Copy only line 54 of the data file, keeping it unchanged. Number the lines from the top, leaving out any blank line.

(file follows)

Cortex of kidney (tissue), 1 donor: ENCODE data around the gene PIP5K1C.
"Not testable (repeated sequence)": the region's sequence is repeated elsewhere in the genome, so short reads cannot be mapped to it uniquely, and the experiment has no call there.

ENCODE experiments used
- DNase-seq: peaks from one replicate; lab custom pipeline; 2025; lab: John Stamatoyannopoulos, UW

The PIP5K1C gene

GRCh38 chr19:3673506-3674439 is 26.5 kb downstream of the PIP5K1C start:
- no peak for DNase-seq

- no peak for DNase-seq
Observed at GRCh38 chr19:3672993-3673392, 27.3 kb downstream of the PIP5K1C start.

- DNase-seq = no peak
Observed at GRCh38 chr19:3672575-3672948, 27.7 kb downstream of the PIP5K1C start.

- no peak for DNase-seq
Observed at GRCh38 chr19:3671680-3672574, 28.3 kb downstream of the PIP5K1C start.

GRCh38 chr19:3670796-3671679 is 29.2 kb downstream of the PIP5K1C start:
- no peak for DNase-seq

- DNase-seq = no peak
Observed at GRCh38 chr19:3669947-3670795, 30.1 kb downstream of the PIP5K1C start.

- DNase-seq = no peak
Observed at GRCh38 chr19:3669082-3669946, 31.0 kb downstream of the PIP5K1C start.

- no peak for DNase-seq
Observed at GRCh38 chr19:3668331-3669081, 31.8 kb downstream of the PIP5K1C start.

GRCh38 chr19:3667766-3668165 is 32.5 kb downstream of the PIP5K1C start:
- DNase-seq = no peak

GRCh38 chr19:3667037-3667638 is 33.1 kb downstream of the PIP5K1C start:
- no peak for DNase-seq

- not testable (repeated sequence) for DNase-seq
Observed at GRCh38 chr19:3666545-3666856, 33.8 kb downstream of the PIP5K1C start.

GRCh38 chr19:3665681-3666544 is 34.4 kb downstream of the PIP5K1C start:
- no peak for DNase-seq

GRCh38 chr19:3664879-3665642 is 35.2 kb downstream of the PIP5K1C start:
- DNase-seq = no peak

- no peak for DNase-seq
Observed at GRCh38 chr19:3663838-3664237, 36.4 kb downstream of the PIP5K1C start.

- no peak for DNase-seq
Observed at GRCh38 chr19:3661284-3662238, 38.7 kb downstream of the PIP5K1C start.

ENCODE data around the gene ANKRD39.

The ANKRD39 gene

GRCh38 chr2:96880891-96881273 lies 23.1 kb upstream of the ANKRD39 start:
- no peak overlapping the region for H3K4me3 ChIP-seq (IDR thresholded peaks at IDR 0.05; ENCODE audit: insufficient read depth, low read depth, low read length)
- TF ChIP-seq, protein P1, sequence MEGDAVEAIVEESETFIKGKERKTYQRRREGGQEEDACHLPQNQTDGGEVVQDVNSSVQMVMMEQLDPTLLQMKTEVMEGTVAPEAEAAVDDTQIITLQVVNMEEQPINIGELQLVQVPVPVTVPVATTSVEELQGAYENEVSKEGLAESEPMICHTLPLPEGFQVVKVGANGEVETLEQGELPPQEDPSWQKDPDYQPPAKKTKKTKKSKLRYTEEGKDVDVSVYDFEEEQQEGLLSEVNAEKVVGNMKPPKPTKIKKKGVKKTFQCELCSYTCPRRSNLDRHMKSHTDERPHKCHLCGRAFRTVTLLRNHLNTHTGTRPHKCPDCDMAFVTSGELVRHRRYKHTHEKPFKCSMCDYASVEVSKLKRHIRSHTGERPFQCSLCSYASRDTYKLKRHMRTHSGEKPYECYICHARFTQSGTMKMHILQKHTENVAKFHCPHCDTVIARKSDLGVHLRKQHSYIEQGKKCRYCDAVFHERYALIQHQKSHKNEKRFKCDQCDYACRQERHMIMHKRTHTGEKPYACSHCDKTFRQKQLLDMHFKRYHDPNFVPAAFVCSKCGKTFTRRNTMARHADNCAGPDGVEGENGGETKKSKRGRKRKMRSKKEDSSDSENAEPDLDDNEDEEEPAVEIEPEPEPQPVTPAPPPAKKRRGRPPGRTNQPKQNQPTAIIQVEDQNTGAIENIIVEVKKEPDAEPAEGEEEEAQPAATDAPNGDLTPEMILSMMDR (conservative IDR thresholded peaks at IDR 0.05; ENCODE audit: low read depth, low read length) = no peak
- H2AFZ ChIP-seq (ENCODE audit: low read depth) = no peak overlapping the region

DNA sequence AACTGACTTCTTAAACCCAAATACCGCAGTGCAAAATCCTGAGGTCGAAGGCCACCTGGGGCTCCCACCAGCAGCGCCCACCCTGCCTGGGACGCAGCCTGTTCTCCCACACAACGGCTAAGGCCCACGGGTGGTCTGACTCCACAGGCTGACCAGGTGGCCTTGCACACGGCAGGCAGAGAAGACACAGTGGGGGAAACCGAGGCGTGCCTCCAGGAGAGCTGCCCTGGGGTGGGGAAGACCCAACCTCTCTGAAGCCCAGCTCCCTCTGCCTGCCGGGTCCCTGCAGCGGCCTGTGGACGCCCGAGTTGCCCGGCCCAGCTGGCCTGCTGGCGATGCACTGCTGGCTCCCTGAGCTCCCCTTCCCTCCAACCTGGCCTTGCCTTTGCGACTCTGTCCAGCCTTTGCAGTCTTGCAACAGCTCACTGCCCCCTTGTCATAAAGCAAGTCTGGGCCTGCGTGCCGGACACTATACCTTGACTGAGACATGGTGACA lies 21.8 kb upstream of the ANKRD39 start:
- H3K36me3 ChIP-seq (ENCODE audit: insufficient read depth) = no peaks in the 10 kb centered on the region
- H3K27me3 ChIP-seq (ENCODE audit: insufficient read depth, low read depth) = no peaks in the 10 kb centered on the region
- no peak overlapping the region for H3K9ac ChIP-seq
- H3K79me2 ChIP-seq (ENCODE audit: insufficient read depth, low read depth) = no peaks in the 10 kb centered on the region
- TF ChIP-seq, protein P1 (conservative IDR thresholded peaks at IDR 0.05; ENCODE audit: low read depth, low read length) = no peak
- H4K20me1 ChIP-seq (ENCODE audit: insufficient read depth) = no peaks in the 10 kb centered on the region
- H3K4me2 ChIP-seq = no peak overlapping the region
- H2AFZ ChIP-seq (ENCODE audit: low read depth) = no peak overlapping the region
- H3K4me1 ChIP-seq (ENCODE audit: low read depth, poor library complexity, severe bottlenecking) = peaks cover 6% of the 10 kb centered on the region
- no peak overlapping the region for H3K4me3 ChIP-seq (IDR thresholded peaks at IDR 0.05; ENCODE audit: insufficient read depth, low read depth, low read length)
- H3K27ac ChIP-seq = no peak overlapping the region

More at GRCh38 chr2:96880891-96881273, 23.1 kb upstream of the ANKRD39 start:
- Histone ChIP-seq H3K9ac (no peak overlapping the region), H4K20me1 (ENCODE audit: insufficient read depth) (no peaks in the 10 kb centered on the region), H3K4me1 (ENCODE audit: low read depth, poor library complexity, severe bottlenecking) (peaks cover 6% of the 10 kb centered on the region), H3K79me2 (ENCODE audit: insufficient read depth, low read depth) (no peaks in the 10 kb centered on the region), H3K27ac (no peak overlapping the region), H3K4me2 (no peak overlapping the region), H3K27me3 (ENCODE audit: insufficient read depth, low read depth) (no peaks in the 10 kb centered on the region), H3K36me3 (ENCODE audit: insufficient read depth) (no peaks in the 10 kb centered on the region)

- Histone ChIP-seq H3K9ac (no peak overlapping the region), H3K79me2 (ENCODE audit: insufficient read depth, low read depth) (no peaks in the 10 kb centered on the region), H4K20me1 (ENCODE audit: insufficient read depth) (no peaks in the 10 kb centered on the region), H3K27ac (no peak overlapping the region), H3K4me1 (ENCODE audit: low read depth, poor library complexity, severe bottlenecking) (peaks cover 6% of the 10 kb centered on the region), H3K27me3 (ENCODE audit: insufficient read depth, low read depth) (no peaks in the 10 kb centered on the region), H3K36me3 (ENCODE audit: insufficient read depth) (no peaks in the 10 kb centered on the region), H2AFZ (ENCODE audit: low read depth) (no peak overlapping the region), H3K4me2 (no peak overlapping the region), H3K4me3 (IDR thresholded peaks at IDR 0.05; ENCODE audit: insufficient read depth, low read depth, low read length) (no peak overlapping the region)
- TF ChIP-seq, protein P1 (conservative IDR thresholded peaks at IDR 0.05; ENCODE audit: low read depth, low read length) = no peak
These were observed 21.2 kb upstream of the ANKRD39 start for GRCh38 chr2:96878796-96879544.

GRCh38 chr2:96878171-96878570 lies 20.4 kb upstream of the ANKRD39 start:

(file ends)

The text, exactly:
More at GRCh38 chr2:96880891-96881273, 23.1 kb upstream of the ANKRD39 start: